During Tuesday’s session, we were asked to bring in a photobook somehow relating to the theme of ‘Human presence.’
I chose ‘Monsoon’ by Steve McCurry.
“For many months there is no water. Then, suddenly, there is too much. This is the cruel paradox of the monsoon.”
Good monsoons bring prosperity and life, but bad ones result in famine and death. Immune to control by the government and technology, the monsoon chooses at random who to save stuttering in on showers or raging across the landscape in a fierce howl.
The book starts with a 24 page account of McCurry’s journey through India, encountering the wild monsoons, the inhabitants, and some detailed and interesting stories of the people he met with the problems and dangers he faced.
He tells us how he shot in the rain using a large golf umbrella, spending fifty per cent of his time keeping his lens dry, he states how he thought that his lens was the only thing still kept dry in a fifty mile radius, he was always soaked, whilst his lens was always dry.
His stories are captivating, detailed and so interesting, McCurry takes you to where he was at that very time, but of course we cannot begin to imagine the extreme weather conditions and they effect it has, until we see it for ourselves later on in the book.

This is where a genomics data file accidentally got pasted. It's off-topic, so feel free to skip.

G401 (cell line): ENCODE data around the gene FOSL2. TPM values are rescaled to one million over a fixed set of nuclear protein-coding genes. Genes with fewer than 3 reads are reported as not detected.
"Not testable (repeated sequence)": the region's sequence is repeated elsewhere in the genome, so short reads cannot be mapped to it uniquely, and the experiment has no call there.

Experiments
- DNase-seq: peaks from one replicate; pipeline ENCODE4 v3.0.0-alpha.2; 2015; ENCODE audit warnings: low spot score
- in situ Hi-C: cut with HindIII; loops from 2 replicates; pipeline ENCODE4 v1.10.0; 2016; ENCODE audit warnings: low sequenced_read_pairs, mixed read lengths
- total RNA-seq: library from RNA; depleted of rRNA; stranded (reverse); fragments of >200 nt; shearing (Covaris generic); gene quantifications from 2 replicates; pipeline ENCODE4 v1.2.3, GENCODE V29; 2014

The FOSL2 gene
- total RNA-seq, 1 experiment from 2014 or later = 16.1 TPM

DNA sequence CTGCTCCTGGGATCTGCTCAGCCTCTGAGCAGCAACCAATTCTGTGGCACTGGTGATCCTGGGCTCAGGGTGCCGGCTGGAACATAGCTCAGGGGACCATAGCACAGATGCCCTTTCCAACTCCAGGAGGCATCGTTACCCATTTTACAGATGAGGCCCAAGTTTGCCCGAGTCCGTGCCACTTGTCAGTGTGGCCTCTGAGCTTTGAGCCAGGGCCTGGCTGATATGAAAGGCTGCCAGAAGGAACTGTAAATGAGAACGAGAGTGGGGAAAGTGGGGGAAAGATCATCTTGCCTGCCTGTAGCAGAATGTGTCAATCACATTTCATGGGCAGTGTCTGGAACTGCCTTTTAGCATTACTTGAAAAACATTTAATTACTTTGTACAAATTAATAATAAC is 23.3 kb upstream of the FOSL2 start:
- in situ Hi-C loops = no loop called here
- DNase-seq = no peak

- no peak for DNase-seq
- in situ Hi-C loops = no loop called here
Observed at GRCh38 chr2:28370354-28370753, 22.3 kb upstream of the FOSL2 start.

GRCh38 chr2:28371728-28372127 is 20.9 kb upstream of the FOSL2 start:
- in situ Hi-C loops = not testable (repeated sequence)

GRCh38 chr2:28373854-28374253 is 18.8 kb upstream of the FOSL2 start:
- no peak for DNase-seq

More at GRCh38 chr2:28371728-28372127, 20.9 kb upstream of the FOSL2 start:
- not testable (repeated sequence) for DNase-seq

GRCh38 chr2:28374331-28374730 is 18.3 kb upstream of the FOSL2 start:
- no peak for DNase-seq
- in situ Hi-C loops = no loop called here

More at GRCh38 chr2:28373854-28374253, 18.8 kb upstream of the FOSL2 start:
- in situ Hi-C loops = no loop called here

His account progresses on to ‘The Meteorology of The Monsoon’ then a map of where the monsoon hits, continuing to a list numbering his photographs. It provides detail to where each one was taken and a small few word summary of what the picture is about, i.e. Number 5- Women cluster together for protection during a dust storm, Rajasthan, northern India.
The images begin with documenting the drought before the storm. The hot dry conditions, sand storms and the cracked red soil dehydrated, this chapter ends with a landscape taking up 2/3 of the page, providing a break in the usual structure of the book, causing the viewer to pause to anticipate the brewing storm.
A new chapter begins with striking portraits of people sheltering from the rain with umbrellas/ leaves and cloths, contrasted by others having to evacuate their homes due to severe flooding and the villager’s waist deep in water. These images are shocking and insightful, perfectly composed/lit and their content being fascinating, transporting us to a situation we may never experience or see ourselves. Every picture just as amazing as the last.